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In Chapter 9 of the Little Schemer, the Author presents the following two functions

(define Q 
  (lambda (str n) 
      ((zero? (remainder (first$ str ) n)) 
        (Q (second$ str ) n)) 
      (t (build (first$ str ) 
        (lambda ( ) 
          (Q (second$ str ) n))))))) 

(define P
  (lambda (str)
    (build (first$ str)(lambda () (P (Q str (first$ str)))))))

and proposes that they are evaluated with the following execution:

(frontier (P (second$ (second$ int)))  10)

How would you write the P and Q functions in Common Lisp?

(I have translated the Y-Combinator myself - but I'm finding this one challenging)

--Helper Functions--

(define frontier
  (lambda (str n)
      ((zero? n) (quote ()))
        (t (cons (first$ str) (frontier (second$ str) (sub1 n)))))))

(define str-maker
  (lambda (next n)
    (build n (lambda () (str-maker next (next n))))))

(define int (str-maker add1 0))

(define second$
  (lambda (str)
    ((second str))))

(define first$ first)

(define build
  (lambda (a1 a2)
      (t (cons a1
        (cons a2 (quote ())))))))))

(define first
  (lambda (p)
       (t (car p)))))

(define second
  (lambda (p)
      (t (car (cdr p))))))

(define add1 
  (lambda (n)
    (+ 1 n)))

(define remainder 
  (lambda  (n m)
      (t (- n (* m (/ n m ))))))

(Disclaimer - This Is Not A Homework Question - it is for my understanding and learning)

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Why are Q and frontier defined exactly alike? What are the definitions of second$ and first$ for (they do the same as second and first)? – Svante Nov 11 '09 at 17:13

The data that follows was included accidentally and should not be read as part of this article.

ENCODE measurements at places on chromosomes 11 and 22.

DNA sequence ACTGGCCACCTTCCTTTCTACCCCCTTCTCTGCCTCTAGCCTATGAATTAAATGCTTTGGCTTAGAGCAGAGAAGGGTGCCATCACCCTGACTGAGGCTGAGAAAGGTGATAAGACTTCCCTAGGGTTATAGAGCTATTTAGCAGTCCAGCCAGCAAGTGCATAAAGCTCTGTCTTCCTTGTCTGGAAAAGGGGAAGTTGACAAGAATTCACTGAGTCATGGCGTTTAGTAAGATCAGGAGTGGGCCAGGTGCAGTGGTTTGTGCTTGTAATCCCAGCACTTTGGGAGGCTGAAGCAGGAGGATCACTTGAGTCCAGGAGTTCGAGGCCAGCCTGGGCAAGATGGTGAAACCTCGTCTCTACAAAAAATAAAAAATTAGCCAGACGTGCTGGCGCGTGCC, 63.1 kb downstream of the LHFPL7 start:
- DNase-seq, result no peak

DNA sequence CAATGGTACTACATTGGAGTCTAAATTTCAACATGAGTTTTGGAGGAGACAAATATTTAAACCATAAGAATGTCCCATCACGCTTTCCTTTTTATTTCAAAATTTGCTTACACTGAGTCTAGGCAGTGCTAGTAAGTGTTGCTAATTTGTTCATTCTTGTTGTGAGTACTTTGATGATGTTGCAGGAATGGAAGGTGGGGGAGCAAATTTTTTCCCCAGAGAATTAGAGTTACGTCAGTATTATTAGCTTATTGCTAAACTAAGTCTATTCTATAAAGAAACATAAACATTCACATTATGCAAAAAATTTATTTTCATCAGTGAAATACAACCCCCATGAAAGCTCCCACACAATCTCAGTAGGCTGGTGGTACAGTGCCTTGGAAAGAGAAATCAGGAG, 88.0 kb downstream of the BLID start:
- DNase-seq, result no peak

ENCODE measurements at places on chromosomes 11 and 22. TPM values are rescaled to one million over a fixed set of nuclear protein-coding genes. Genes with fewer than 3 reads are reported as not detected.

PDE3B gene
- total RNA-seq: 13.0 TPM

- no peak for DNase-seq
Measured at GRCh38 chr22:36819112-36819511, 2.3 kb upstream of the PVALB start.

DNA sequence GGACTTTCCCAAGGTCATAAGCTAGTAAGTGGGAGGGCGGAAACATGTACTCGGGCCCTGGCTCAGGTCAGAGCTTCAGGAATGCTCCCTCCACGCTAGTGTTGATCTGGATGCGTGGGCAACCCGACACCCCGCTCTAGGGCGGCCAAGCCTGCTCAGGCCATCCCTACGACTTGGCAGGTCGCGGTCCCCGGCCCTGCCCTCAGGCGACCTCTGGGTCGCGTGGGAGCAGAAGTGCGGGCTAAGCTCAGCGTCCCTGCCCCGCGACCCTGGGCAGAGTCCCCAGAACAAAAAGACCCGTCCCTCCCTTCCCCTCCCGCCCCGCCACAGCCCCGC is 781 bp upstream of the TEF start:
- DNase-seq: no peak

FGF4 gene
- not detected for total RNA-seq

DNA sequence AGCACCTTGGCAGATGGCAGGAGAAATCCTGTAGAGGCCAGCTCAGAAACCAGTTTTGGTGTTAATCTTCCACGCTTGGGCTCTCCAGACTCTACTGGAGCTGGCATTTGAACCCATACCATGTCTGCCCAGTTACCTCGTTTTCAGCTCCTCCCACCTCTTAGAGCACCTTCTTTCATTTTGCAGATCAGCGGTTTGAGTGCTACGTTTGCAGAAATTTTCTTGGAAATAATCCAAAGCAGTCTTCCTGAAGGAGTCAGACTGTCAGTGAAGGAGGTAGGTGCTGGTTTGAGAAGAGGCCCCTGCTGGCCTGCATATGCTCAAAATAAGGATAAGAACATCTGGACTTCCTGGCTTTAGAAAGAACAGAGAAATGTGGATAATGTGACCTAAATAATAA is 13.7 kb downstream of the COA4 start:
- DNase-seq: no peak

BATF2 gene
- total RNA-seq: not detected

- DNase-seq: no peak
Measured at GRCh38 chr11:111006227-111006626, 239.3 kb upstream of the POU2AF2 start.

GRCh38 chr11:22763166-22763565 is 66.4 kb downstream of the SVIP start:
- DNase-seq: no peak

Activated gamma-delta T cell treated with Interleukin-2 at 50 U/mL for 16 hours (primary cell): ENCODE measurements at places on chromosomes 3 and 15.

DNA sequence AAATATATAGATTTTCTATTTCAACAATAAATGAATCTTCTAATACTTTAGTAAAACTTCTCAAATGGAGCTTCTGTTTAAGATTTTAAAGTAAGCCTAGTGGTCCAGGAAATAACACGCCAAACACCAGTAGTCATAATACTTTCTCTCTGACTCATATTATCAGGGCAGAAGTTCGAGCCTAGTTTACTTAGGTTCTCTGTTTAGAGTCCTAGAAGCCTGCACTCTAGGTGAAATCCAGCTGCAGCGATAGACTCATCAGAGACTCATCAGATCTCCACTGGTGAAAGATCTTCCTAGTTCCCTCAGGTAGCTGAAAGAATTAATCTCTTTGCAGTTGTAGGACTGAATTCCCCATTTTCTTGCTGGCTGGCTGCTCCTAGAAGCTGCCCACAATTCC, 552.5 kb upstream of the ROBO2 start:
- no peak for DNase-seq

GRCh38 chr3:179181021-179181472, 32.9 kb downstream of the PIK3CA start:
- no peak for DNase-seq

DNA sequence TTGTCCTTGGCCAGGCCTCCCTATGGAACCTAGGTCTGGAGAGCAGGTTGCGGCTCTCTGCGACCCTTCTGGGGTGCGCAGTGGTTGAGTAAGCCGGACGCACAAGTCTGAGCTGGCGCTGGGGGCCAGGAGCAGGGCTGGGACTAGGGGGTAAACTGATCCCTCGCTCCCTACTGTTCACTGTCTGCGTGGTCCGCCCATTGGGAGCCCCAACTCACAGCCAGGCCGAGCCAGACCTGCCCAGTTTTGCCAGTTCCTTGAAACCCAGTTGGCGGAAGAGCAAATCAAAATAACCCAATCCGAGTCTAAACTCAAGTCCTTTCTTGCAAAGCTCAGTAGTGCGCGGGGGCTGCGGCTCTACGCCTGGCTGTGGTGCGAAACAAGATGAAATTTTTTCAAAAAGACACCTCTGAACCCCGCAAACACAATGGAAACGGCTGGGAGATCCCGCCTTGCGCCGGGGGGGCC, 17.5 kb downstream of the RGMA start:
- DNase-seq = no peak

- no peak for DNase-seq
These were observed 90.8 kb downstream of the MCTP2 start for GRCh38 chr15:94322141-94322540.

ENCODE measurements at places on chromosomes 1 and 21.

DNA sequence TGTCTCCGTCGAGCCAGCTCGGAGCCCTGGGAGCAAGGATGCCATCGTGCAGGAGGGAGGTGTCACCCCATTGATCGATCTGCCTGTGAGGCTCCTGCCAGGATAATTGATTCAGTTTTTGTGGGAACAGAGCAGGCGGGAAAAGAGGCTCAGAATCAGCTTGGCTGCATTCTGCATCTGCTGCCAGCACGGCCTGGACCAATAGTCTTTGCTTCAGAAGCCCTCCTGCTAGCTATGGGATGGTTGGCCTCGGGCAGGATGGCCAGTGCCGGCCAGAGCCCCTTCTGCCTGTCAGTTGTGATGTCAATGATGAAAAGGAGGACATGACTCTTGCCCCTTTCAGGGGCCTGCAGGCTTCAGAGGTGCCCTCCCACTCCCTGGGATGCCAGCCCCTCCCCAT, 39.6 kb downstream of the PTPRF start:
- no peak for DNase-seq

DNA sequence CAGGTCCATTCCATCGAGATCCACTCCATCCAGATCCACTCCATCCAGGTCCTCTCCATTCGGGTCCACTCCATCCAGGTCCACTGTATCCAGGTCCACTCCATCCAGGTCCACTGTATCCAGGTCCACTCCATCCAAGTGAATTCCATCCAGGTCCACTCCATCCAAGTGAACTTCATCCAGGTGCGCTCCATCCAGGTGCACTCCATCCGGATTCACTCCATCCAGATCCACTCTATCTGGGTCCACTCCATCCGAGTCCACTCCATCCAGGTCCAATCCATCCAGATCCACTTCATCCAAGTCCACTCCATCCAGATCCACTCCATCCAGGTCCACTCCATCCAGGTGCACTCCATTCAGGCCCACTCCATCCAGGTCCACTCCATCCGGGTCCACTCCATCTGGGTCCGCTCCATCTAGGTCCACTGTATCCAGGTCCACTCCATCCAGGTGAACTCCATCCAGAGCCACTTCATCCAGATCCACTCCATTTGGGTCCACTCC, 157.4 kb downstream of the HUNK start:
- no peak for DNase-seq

Thanks - corrected – hawkeye Nov 11 '09 at 21:39
up vote 6 down vote accepted

I assumed:

  • In P definition, with "(Q (str (first$ str)))" you meant: "(Q str (first$ str))", as Q is a two-argument function.
  • build is a helper which does creates something on which first$ and second$ work: list

With this in mind, the direct translation of Scheme into Common Lisp gives:

(defun first$ (list) (first list))
(defun second$ (list) (funcall (second list)))
(defun build (a b) (list a b))

(defun frontier (str n)
  (if (zerop N)
    (cons (first$ str) (frontier (second$ str) (1- n)))))

(defun str-maker (next n)
  (list n (lambda () (str-maker next (funcall next n)))))

(setq int-maker (str-maker #'1+ 0))

(defun Q (str n)
  (if (zerop (rem (first$ str) n))
    (Q (second$ str) n)
    (list (first$ str) (lambda () (Q (second$ str) n)))))

(defun P (str)
  (list (first$ str) (lambda () (P (Q str (first$ str))))))

(frontier (P (second$ (second$ int-maker))) 10)

Whose last line returns:

(2 3 5 7 11 13 17 19 23 29)

which is a well known series, so I assume the translation is successful :-)

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